for g.a.o. to submit this report within 18 months of enactment of this bill. mr. graves and mr. polis are co-sponsors of my amendment, and they agreed that setting the deadline is important. we must figure out how puerto rico got to this point in order to avoid another territory finding itself in a similar position at some point down the road. i believe having this report and receiving it in a timely manner will hopefully go a long way toward preventing a similar situation in the future. this amendment is about accountability. i urge its adoption and i reserve the balance of my time. the chair: the gentleman from alabama reserves. any member seeking time in opposition? any member seeking time in opposition? the gentleman from alabama is recognized. mr. byrne: with that i urge adoption and yield back. the chair: the gentleman yields back. all debate has ended. the question son the amendment offered by the gentleman from alabama. those in favor say aye. those opposed, no. in the opinion of the chair, the ayes have it. the amendment is agreed to. it's now in order to consider amendment number 5 printed in
house report 114-610. for what purpose does the gentleman from alabama seek recognition? mr. byrne: mr. chairman, i have an amendment at the desk. the chair: the clerk will designate the amendment. the clerk: amendment number 5 printed in house report 114-610 offered by mr. byrne of alabama. the chair: pursuant to house resolution 770, the gentleman from alabama, mr. byrne, and a member opposed, each will control five minutes. the chair recognizes the gentleman from alabama. mr. byrne: thank you, mr. chairman. as we've heard over and over again today, this congress has plenty authority over our territories. over the course of the last century, this body has rightly delegated this power to provide for home rule for our territories. however, it is abundantly clear that this delegation of power has resulted in no oversight by the federal government over the debts our territories are running up. so in this particular case, out of the blue we've been told by the united states treasury that it's our constitutional responsibility to do something to save a territory from years of its own fiscal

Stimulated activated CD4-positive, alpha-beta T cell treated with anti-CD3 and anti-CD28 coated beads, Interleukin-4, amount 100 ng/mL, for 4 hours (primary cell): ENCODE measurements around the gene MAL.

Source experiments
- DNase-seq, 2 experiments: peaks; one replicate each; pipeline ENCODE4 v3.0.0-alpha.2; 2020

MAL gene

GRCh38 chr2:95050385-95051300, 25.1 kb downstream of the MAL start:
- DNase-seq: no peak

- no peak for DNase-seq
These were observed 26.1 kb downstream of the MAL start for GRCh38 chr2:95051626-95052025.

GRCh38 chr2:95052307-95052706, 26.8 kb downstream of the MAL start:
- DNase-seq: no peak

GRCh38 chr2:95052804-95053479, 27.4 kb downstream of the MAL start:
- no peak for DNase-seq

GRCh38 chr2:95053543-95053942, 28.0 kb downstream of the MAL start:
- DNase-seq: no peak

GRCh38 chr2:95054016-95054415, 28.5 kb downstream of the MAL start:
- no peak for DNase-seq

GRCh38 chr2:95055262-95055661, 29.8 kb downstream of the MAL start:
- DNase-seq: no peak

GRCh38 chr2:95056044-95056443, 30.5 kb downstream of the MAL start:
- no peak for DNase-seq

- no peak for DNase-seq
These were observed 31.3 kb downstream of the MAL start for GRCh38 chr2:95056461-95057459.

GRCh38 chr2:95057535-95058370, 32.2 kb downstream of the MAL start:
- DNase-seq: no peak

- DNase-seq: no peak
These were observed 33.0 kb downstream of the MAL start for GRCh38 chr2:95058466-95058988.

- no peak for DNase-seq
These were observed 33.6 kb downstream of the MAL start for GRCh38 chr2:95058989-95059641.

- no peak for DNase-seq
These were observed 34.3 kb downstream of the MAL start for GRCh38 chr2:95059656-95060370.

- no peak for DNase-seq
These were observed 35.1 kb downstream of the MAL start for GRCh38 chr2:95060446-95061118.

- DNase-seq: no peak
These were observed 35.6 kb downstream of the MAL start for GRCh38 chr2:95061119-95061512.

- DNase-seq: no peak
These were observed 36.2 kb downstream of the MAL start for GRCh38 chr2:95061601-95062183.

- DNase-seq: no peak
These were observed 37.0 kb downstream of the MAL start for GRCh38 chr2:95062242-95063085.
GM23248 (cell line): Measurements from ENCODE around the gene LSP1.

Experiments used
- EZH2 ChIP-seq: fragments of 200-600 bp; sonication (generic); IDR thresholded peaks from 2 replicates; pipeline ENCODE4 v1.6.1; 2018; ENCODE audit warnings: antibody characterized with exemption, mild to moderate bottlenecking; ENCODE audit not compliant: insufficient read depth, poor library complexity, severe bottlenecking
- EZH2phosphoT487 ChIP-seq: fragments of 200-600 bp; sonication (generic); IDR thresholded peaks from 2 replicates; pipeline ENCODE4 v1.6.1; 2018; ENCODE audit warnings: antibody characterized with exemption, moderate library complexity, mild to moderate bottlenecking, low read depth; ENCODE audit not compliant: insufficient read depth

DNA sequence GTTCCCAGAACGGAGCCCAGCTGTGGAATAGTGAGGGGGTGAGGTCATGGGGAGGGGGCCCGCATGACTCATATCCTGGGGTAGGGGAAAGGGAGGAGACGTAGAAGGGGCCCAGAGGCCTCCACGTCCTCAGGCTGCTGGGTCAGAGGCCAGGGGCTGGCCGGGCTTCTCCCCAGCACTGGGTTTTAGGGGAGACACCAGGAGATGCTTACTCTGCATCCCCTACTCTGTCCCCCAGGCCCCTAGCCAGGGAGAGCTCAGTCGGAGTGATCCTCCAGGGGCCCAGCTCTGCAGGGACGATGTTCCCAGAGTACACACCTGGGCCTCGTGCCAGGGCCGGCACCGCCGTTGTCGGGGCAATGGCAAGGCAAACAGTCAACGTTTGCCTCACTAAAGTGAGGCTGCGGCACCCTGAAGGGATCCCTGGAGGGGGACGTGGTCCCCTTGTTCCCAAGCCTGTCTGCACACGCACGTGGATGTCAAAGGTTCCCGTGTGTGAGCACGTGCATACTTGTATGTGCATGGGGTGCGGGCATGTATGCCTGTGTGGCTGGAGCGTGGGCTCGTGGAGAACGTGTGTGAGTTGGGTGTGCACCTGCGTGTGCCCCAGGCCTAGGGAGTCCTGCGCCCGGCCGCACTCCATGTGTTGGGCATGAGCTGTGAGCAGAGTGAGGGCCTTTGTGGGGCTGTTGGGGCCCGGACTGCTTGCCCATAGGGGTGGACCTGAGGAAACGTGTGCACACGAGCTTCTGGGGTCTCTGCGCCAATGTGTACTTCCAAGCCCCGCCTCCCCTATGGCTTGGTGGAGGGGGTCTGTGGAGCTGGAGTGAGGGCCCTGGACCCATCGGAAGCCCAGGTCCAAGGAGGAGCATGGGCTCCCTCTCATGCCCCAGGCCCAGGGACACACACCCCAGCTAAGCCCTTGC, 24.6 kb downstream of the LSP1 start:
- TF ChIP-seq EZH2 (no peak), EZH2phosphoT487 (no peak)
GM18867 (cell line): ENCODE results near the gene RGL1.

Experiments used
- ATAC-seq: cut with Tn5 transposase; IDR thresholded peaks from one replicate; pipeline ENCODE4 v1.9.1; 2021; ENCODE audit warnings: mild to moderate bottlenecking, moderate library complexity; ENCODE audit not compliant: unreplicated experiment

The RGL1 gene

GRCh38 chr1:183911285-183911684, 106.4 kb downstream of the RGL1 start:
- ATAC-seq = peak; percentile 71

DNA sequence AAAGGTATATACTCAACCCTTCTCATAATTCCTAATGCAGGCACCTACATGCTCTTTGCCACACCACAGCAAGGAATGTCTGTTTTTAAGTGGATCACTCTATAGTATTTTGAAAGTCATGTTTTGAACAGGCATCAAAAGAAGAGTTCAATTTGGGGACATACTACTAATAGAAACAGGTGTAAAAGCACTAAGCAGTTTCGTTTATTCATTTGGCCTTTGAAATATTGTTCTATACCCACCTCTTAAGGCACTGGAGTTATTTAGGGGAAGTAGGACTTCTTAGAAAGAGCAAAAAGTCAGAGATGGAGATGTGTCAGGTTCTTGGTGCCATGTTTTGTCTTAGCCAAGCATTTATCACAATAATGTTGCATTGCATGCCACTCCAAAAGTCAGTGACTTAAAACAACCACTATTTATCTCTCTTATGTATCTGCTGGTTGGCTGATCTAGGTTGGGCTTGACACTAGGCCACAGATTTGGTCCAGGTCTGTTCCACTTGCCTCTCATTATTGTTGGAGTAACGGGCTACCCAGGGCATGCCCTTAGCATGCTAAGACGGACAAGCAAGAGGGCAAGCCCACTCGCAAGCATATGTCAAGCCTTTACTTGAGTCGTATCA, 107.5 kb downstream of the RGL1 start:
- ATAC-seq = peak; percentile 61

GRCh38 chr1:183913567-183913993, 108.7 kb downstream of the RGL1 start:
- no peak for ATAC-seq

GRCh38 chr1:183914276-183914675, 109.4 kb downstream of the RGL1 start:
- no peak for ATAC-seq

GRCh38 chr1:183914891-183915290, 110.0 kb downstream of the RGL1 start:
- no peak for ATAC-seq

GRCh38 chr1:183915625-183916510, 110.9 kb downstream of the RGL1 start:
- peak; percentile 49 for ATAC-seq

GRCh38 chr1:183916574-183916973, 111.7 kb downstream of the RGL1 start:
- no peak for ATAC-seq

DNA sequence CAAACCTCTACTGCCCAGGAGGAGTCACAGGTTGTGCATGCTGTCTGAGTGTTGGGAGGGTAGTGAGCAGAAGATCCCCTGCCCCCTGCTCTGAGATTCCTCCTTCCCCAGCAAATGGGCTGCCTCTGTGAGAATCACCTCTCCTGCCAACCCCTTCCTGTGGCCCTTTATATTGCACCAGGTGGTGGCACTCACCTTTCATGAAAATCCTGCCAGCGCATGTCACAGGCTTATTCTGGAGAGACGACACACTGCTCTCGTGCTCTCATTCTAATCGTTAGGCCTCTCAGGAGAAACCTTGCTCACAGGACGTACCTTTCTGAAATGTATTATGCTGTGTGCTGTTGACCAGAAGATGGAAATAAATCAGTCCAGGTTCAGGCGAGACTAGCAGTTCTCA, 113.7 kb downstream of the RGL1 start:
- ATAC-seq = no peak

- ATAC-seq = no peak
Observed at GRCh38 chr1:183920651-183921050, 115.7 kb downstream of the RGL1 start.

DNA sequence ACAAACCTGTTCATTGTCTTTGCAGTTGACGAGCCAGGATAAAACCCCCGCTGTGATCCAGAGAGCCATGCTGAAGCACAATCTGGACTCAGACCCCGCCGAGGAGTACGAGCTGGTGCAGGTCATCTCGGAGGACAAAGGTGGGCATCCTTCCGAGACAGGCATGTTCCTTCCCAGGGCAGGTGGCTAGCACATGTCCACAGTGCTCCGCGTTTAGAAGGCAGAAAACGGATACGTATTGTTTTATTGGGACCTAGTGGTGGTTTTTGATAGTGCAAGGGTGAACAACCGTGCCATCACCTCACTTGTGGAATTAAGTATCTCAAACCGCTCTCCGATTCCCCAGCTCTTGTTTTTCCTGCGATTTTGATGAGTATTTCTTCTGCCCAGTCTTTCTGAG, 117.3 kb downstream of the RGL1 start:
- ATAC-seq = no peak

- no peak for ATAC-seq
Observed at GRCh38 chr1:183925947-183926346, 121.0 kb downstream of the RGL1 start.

irresponsibility. for years, the entire federal government was essentially asleep at the wheel as one of our territories ran up huge unsustainable debts until the day rose when the territory could no longer pay. mr. chairman, i have absolutely no interest in interfering with the home rule of our territories. however, delegated authority can be abused. if we have a constitutional responsibility to intervene, to prevent territorial insolvency, we should at least exercise minimal oversight into the large debt some of our territories are running up. my amendment is simple. it requires a biennial report to congress the drivers of each territory's debt, the effect on each territory's debt and the ability of each territory to repay its debt. this will help us provide that minimal oversight. unfortunately, mr. chairman, the very agency coming to congress and asking us to help
puerto rico, the united states treasury has refused to provide this report to congress claiming it lacks resources. let's be clear. the department of treasury was appropriated $11.9 billion for this fiscal year, and they claim a lack of resources to put together a simple report on five tiny territories. that is astonishing. it's also irresponsible. in response to the department of treasury, i offered a compromise. i would take one treasury report on territorial debt if the treasury would simply agree to monitor and advise us what's going on with these territorial governments and how to prevent insolvency. they said it would represent an unprecedented expansion into the finances and inolvensy of a subsovereign. apparently this government doesn't like the territory